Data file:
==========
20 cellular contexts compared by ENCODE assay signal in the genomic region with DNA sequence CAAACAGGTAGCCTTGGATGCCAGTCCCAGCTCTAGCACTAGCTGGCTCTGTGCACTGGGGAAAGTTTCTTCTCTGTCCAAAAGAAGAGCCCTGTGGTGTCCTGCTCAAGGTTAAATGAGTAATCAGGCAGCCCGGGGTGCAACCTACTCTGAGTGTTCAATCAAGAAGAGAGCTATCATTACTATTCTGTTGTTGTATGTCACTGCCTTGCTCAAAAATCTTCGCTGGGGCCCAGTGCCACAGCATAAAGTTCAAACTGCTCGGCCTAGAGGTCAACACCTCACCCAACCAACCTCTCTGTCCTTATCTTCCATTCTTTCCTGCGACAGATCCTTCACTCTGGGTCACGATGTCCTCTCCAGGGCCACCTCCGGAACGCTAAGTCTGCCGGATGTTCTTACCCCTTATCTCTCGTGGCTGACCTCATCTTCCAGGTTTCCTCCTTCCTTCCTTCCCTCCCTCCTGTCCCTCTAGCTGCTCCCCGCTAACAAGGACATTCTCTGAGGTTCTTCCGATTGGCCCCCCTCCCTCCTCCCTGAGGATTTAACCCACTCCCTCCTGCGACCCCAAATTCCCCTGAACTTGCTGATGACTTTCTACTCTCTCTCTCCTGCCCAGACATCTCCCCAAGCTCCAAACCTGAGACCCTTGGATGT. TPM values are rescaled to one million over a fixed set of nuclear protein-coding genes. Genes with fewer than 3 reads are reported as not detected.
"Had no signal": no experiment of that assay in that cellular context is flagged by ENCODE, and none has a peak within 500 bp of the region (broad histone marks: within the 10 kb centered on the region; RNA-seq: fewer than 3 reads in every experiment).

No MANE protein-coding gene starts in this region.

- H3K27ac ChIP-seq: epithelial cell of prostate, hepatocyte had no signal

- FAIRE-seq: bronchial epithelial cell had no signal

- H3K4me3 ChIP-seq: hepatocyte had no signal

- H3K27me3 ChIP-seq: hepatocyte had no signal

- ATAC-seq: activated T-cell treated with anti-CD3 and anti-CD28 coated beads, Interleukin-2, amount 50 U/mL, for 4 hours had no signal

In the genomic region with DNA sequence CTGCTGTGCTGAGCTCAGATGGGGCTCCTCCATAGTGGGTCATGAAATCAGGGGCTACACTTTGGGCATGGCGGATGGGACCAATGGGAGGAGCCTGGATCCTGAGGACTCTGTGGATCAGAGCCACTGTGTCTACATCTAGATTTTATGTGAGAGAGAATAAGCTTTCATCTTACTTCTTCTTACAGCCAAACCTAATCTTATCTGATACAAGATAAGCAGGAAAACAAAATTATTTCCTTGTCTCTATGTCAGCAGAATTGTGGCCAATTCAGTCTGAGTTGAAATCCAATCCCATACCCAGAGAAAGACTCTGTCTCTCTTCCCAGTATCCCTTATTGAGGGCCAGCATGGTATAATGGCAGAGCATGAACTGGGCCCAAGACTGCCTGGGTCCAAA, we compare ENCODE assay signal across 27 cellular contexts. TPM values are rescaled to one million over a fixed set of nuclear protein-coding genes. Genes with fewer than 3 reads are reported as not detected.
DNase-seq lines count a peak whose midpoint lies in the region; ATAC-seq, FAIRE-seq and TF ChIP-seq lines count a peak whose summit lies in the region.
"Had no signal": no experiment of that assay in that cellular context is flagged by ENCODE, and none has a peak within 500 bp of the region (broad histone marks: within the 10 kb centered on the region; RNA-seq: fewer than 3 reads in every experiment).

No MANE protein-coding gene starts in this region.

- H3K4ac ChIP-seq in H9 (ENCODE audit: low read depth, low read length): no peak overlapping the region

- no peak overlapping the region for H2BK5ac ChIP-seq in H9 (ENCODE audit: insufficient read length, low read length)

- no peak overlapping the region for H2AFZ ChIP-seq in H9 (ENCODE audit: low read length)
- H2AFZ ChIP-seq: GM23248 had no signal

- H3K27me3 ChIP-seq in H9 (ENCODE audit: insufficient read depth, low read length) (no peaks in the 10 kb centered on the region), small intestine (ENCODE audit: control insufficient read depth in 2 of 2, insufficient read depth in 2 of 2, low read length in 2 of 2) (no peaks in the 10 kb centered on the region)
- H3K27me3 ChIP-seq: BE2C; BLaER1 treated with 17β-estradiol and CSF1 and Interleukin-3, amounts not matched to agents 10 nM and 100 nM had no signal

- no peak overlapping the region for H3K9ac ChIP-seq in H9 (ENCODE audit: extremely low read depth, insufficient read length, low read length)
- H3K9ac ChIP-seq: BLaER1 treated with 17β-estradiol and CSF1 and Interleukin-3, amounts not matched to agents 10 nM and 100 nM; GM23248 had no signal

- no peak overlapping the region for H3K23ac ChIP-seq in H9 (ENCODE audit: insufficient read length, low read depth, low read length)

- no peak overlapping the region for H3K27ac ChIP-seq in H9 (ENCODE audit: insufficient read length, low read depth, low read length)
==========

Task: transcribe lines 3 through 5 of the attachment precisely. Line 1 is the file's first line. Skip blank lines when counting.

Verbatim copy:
No MANE protein-coding gene starts in this region.

- H3K27ac ChIP-seq: epithelial cell of prostate, hepatocyte had no signal

- FAIRE-seq: bronchial epithelial cell had no signal